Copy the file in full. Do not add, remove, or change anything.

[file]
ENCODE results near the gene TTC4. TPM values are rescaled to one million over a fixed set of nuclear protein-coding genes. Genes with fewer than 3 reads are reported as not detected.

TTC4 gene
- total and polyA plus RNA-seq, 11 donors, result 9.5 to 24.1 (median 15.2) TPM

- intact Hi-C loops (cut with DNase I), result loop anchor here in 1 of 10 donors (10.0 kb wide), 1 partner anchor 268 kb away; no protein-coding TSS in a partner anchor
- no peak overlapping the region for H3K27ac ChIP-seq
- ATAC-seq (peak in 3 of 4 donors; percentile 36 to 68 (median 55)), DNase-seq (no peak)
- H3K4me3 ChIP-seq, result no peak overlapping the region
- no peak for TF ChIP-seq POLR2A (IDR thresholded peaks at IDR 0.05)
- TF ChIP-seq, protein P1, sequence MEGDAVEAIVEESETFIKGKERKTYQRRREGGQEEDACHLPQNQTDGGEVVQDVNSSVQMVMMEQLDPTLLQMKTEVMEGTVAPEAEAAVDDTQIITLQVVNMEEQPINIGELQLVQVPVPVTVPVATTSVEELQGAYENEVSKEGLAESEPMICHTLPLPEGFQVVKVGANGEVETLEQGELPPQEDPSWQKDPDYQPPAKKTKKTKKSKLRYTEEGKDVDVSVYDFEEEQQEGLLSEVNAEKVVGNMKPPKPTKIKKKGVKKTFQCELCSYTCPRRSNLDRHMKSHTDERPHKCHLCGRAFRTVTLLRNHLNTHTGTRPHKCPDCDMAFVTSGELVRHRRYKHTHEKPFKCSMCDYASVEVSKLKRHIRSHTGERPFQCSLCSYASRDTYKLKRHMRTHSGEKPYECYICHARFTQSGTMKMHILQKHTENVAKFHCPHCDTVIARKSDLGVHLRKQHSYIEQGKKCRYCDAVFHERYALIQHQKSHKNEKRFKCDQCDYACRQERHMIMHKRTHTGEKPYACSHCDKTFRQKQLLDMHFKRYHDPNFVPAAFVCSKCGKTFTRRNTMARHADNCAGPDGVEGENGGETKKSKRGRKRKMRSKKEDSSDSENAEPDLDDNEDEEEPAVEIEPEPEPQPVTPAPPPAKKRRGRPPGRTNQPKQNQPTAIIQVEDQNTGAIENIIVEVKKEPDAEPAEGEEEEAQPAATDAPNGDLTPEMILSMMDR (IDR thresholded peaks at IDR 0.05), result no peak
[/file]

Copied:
ENCODE results near the gene TTC4. TPM values are rescaled to one million over a fixed set of nuclear protein-coding genes. Genes with fewer than 3 reads are reported as not detected.

TTC4 gene
- total and polyA plus RNA-seq, 11 donors, result 9.5 to 24.1 (median 15.2) TPM

- intact Hi-C loops (cut with DNase I), result loop anchor here in 1 of 10 donors (10.0 kb wide), 1 partner anchor 268 kb away; no protein-coding TSS in a partner anchor
- no peak overlapping the region for H3K27ac ChIP-seq
- ATAC-seq (peak in 3 of 4 donors; percentile 36 to 68 (median 55)), DNase-seq (no peak)
- H3K4me3 ChIP-seq, result no peak overlapping the region
- no peak for TF ChIP-seq POLR2A (IDR thresholded peaks at IDR 0.05)
- TF ChIP-seq, protein P1, sequence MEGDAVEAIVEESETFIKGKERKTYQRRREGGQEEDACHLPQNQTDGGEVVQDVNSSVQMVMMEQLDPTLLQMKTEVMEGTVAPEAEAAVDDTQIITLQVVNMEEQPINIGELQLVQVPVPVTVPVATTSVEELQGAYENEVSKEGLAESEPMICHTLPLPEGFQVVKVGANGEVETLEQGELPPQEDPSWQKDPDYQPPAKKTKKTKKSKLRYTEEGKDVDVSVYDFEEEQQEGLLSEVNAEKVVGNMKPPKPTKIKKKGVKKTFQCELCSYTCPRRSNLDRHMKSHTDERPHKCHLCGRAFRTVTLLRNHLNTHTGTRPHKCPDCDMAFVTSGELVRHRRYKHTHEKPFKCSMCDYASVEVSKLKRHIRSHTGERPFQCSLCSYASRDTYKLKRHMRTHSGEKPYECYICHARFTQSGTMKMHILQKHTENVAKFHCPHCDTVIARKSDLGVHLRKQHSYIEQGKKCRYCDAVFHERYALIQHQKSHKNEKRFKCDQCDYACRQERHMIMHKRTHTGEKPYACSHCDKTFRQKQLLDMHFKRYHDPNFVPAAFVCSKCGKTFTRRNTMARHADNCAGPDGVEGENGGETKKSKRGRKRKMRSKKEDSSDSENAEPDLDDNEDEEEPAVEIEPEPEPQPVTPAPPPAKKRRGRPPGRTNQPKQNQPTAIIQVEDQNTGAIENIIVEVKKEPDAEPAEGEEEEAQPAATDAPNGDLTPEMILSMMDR (IDR thresholded peaks at IDR 0.05), result no peak